Short summary - Axel og Valborg
Adam Gottlob Oehlenschläger
The action of the play from beginning to end takes place in the solemn atmosphere of Trondheim Cathedral in Nidaros, the medieval capital of Norway. On the sides of the stage are burial niches, in the center is the tomb of Harald, the grandfather of the ruling king Hakon the Broad-shouldered. Closest to the audience in the foreground are massive temple columns, on one of them the monograms “A” and “B” are displayed - Axel and Valborg, the names of the heroes of the play, whose love is doomed - they are half-brother and sister, and their mothers are buried right there in the cathedral.
However, Axel and Valborg were teased by the “bride and groom” in early childhood, when later their friendship began to develop into love, Axel was hastened to be sent abroad to the German lands, where he, together with the Bavarian Duke Heinrich the Lion, successfully fought with the Wends and from the beardless The young man turned into a brave and self-confident warrior. Axel is an ideal hero, and, of course, he did not forget Valborg. Having become accustomed to victories, he did not back down from his beloved and obtained permission from the Pope Adrian for marriage - the papal bull breaks his blood relationship with Valborg.
Full of bright expectations, Axel returns to his homeland. Appearing to Valborg in the guise of an old man, he checks her feelings and, convinced of her fidelity (Valborg hangs fresh wreaths on a column with monograms every morning), demands from King Hakon to give his beloved to him as his wife. But the king also claims the hand of the beautiful Valborg and considers her his by right, he is her protector and guardian. He considers Axel’s demand unnatural, but having learned about the permission received, he is going to solve the matter by force, but he allows himself to be persuaded by his confessor, the insidious Dominican monk Knud, who promises to prevent Axel from marrying Valborg with the help of church chicanery.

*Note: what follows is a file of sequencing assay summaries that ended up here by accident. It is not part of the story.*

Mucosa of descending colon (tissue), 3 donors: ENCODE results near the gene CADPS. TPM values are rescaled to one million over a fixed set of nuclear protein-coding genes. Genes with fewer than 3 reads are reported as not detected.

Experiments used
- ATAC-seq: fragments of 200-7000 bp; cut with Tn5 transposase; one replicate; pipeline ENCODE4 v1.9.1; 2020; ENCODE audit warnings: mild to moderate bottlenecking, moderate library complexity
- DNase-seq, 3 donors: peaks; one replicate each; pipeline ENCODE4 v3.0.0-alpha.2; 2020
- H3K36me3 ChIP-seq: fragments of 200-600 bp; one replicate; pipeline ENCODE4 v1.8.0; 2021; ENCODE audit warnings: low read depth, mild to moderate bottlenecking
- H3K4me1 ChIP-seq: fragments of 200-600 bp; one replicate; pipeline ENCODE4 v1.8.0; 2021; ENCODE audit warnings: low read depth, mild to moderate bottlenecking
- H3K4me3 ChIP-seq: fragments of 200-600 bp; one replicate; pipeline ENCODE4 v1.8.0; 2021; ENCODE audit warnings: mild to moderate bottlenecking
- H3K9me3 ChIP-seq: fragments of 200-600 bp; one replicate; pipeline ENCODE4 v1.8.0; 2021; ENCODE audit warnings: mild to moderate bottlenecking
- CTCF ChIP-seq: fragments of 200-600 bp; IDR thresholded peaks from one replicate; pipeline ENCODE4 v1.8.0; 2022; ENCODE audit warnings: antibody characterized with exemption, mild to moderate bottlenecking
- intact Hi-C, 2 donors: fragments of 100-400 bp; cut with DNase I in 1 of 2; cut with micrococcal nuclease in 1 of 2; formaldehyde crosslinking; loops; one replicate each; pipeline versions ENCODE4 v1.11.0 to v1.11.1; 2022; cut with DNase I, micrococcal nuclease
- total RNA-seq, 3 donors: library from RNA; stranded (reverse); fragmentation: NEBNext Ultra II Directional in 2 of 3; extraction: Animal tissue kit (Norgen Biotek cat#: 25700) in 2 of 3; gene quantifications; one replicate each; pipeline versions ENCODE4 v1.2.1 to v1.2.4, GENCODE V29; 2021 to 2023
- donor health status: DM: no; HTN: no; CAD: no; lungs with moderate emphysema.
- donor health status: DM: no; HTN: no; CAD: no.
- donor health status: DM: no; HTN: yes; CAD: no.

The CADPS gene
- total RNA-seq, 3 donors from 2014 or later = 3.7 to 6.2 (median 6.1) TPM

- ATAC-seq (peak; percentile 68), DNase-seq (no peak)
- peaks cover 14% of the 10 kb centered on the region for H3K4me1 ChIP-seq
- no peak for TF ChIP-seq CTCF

In fact, Knud very convincingly proves to Bishop Erland that the papal permission given to Axel is not valid: the bride and groom are brother and sister not only by blood, but also by baptism: Axel was baptized only at the age of five, along with the then born but Valborg, and the pope did not give permission to break this connection. The bishop regretfully has to admit the validity of Knud's arguments - they are documented by entries in the church book. With a heavy heart, he proceeds to a rite other than a wedding ceremony - the ceremony of separating the bride and groom: Axel and Valborg take the opposite ends of the canvas, and it is cut between them with a sword blow that the monk Knud inflicts.
Axel and Valborg are in despair: a second appeal to the pope is impossible - Pope Adrian has died, and the new head of the church, for political reasons, favors the king more. Fate, thus, again turns against the lovers. Saying goodbye in private in the cathedral, they, like good Christians, resign themselves to their fate, promising each other to be reunited together in heaven.